It sounds extremely cosmopolitan, but for those living on the border counties, it’s just life.

The importance of free roaming

To understand why so many people are dreading the return to roaming bills, you must first speak to those living on both sides of the border. Barry Harper, CEO of the Donegal-based Nvolve Group, explained how free roaming was instrumental in connecting those living in isolated areas.

“Quite often in rural areas the service from a UK network is strong whereas the ROI network is poor. It is extremely convenient to be able to not worry about the network being used, due to the EU Digital Single Market,” Harper said.

An added bonus of the existing arrangement is that those living on both sides of the border don’t need to worry about inadvertently running up a huge bill, should their phone connect to a mast on the other side of the country.

“Previous to the EU Digital Single Market user had to manually select (and know!) which network to select each and every time they crossed the border. This was painstaking and in the event that a ‘roaming by accident’ happened then huge bills would follow,” he added.

To Harper, the withdrawal from the EU Single Market exemplifies the lack of consideration shown to Northern Ireland residents during the Brexit negotiations.

“We in this area feel that the EU Digital Single Market is yet another example of how those living in mainland UK and in particular England really don’t have Northern Ireland citizens’ best interests in mind,” he said.

“The political class are seeking their version of Brexit to suit their own agenda to the detriment of many others, and in particular those in the rural border areas of Northern Ireland.”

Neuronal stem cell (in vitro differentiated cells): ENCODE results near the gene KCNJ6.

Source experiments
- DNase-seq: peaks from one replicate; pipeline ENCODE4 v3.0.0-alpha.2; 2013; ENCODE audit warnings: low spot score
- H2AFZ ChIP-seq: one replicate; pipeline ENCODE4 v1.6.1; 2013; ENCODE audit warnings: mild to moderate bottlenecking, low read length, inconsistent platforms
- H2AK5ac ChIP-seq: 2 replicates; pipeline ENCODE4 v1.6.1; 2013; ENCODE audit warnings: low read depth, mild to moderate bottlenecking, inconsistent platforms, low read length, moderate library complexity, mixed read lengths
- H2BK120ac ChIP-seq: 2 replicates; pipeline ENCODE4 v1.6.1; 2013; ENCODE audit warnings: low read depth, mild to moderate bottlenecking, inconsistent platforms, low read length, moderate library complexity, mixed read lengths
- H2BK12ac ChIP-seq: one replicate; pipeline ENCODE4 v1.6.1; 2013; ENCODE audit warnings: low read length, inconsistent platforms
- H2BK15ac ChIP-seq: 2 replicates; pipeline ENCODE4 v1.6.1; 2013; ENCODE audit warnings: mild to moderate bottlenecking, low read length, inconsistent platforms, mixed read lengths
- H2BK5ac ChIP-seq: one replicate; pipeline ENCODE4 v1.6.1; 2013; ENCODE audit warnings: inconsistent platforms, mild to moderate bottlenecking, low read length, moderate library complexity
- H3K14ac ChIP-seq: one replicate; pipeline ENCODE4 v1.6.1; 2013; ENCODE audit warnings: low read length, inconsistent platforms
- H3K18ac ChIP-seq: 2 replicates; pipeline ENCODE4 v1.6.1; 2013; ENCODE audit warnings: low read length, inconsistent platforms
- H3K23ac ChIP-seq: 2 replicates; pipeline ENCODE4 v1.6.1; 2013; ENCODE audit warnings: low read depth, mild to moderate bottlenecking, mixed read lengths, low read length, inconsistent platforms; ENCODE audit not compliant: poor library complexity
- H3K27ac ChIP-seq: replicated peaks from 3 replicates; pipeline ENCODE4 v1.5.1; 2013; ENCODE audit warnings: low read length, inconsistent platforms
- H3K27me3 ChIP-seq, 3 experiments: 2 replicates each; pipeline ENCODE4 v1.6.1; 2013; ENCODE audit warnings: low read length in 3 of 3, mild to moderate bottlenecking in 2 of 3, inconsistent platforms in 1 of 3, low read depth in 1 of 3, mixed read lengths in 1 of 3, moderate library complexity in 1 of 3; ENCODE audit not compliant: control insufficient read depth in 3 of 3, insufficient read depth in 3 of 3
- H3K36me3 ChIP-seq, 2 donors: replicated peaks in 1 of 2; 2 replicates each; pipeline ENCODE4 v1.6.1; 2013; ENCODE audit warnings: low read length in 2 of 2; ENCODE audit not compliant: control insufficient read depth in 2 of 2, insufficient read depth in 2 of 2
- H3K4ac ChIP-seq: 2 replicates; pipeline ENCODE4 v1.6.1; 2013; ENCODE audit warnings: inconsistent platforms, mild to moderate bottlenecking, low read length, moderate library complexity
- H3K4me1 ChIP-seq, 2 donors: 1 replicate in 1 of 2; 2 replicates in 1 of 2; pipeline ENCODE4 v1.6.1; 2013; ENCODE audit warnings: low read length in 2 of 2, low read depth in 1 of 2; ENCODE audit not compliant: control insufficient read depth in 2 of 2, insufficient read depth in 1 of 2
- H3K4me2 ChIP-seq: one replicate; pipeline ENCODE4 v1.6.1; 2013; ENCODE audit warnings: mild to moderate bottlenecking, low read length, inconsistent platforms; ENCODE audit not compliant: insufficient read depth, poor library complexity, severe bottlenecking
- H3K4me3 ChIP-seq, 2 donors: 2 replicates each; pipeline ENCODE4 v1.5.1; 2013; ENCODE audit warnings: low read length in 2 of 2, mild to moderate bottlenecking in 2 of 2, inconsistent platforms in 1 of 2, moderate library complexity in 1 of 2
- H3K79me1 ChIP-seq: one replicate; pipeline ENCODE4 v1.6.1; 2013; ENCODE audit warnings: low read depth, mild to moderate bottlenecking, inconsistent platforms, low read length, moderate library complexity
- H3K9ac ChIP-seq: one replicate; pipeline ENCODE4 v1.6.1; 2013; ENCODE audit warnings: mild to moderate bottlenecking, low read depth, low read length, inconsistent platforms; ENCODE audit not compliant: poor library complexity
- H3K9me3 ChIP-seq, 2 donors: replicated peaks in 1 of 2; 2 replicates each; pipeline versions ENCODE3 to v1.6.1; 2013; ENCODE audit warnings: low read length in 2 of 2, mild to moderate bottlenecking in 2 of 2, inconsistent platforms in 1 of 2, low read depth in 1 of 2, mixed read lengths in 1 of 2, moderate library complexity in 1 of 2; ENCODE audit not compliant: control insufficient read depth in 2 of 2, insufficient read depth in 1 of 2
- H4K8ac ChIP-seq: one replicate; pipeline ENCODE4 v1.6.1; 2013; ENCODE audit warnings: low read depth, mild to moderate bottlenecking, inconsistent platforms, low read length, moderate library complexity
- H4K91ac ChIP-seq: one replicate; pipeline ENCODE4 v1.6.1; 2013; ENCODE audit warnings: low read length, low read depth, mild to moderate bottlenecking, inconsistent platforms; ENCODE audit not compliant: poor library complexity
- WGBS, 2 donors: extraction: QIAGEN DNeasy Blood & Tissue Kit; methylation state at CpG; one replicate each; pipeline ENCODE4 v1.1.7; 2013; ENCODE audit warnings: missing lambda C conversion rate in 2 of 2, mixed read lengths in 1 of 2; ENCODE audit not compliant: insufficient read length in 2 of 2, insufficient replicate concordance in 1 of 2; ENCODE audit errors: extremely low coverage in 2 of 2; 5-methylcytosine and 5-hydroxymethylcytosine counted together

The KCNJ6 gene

While the loss of free roaming promises to be damaging, some are quietly optimistic that residents will be able to cope. Patsy Donaghy, center manager for the Letterkenny-based CoLab, said the introduction of free roaming is relatively new. Memories of how people managed will therefore be fresh in people’s minds.

“The scrapping of roaming charges by the EU is fairly new so most people will be aware of how much it costs and will avail of other ways of sending and accessing data,” said Donaghy.

There’s also the prospect the UK could ultimately realign itself with the EU Digital Single Market, explained Colm McColgan, General Manager of the European Regions Network for the Application of Communications Technology (ERNACT).

“The EU Digital Single Market will be high on the agenda if and when the UK and the EU sit down to negotiate a formal trade agreement,” he explained. “Under GDPR data on EU citizens can only be held by other countries that have adequate protection so the UK will have to align very closely with the EU on this”

What comes next?

There are fewer than 70 days until the UK leaves the European Union. It’s ironic that Northern Ireland, which barely featured in the referendum debate, looks set to endlessly complicate the withdrawal process.

That’s because the only deal that’s on the table involves a controversial “backstop” that would pin Northern Ireland to the EU Customs Union and Single Market until an alternative solution can be found to prevent a physical border. This is unpalatable to the hard eurosceptics in the Conservative Party, as well as to the unionist DUP party, which is currently propping up Theresa May’s government.

The loss of free roaming is just one example of how Brexit threatens to disrupt life in Northern Ireland. And it seems patently unfair that given the majority of Northern Irish residents voted against Brexit, they are the ones suffering most from it.